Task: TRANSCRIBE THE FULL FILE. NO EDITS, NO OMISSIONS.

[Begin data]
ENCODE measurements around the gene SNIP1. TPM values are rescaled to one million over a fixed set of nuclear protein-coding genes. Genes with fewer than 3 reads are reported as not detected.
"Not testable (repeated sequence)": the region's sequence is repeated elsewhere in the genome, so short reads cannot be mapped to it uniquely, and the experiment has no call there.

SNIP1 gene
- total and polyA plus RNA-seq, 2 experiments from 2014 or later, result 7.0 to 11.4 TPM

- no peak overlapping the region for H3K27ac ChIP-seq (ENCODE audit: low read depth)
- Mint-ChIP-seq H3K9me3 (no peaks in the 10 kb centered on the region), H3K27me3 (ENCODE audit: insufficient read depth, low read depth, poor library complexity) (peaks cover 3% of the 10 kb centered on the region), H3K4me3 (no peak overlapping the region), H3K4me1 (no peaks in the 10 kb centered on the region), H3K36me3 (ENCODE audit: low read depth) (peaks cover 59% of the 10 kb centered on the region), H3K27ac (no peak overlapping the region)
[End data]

ENCODE measurements around the gene SNIP1. TPM values are rescaled to one million over a fixed set of nuclear protein-coding genes. Genes with fewer than 3 reads are reported as not detected.
"Not testable (repeated sequence)": the region's sequence is repeated elsewhere in the genome, so short reads cannot be mapped to it uniquely, and the experiment has no call there.

SNIP1 gene
- total and polyA plus RNA-seq, 2 experiments from 2014 or later, result 7.0 to 11.4 TPM

- no peak overlapping the region for H3K27ac ChIP-seq (ENCODE audit: low read depth)
- Mint-ChIP-seq H3K9me3 (no peaks in the 10 kb centered on the region), H3K27me3 (ENCODE audit: insufficient read depth, low read depth, poor library complexity) (peaks cover 3% of the 10 kb centered on the region), H3K4me3 (no peak overlapping the region), H3K4me1 (no peaks in the 10 kb centered on the region), H3K36me3 (ENCODE audit: low read depth) (peaks cover 59% of the 10 kb centered on the region), H3K27ac (no peak overlapping the region)